The recent plummet of prices at the gas pump is a universal high five. Right?
Well, it depends on the person you ask. While consumers like the low pricing, the scene is not as picture-perfect for the global economy. The positive effect of low oil prices doesn’t affect all businesses in the same way, and recycling is one such industry that has been challenged by the downswing.
Recyclers collect materials—used soda bottles, milk cartons, salsa jars, cardboard boxes, etc. Then everything is sorted, cleaned and then finally sold to other companies to be melted down. From there, those materials are used to manufacture ‘new’ products.
Recycling isn’t just ‘a good choice’ for the earth. A for-profit business, the recycling industry is estimated to be worth $100-billion-a-year as reported by NPR’s Planet Money team in, “How the Price of Oil Caused A Downturn in the Recycling Business”—an interview featured on Morning Edition, April 2015—and again in, “Low Oil Prices Interfere With What Recyclers Are Paid for Plastic,” in January 2016.
Recently, however, the price of plastic was cut in half in a period of only six months, as told to NPR reporter Stacey Smith in January 2016, by a Brooklyn-based recycler. In parallel, oil prices dropped from $120 a barrel to about $60 a barrel last spring. Then the price dropped again from $60 a barrel to $30 a barrel. Currently, it sits between $40-$45 a barrel, according to oil-price.net.
At the same time, recycling plants are starting to go out of business. For example, after four years of operations, UK-based Boomerang Plastics closed in February 2016 partially because of lower oil prices, according to Packaging News. That same month, 191 recycling centers run by Ontario-based RePlanet shut down, too. The company needed to close its doors due to “higher operating costs, lower state subsidies and lower prices for bulk recycling on the commodities market,” reported The Press Democrat.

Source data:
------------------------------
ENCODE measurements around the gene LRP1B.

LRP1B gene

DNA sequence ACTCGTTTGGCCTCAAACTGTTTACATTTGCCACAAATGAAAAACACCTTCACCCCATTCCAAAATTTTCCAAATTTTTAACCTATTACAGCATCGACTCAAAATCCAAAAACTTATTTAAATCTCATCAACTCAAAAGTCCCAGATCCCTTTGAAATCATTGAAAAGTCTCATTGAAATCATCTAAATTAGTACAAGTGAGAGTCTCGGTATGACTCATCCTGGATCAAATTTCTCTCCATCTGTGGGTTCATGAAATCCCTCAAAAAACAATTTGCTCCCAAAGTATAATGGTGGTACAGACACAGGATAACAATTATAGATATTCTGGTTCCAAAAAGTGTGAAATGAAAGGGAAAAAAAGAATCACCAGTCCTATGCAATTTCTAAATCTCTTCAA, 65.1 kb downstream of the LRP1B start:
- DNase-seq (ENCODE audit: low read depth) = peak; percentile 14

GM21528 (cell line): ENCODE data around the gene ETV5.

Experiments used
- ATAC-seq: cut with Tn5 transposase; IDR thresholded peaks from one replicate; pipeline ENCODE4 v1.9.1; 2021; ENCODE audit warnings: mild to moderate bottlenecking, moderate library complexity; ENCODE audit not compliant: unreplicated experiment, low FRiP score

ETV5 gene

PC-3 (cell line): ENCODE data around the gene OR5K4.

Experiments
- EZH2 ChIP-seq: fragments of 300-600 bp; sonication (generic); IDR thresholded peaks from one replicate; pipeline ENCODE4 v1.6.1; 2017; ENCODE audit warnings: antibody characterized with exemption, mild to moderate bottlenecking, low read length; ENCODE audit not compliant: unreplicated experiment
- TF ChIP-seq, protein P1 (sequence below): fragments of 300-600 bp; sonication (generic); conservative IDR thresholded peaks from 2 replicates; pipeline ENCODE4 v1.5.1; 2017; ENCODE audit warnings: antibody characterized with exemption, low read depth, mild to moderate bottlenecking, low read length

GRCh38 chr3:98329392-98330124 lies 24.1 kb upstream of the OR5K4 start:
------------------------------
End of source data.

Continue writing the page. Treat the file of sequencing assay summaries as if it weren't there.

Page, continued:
Here is the crux: Plastic is made from oil. When the price of oil drops, making fresh, non-recycled plastic becomes more affordable. As a result, the process of creating recycled plastic (sorting, cleaning, melting, etc.) can become more expensive than simply making new plastic. Items like plastic bags have the lowest value, so recycling companies can’t afford to spend time and money to recycle that type of plastic. In the end, if a new profitable process can’t be established, those plastic bags will just end up (or continue to end up) in the landfill—even if they went to the recycling center in the first place.
The oil market will surely continue to roller-coaster. The immediate and future costs of oil-by-the-barrel will continue to vary. When the price of oil rises, that could very well help and benefit the recycling industry. During the interim, one investment that can help to ease the financial burden that recyclers face is to invest in well-made recycling equipment. What’s the best option?
General Kinematics manufactures machines that are able to screen and recover more recovered resources, thereby generating increased profits for our customers. GK vibratory and sorting machines are unbelievably hardy and last for decades. Plus, they run efficiently, so recycling sites can sort through a greater quantity of recyclables each day. Regardless of oil prices, recycling with GK Recycling Equipment just got more lucrative!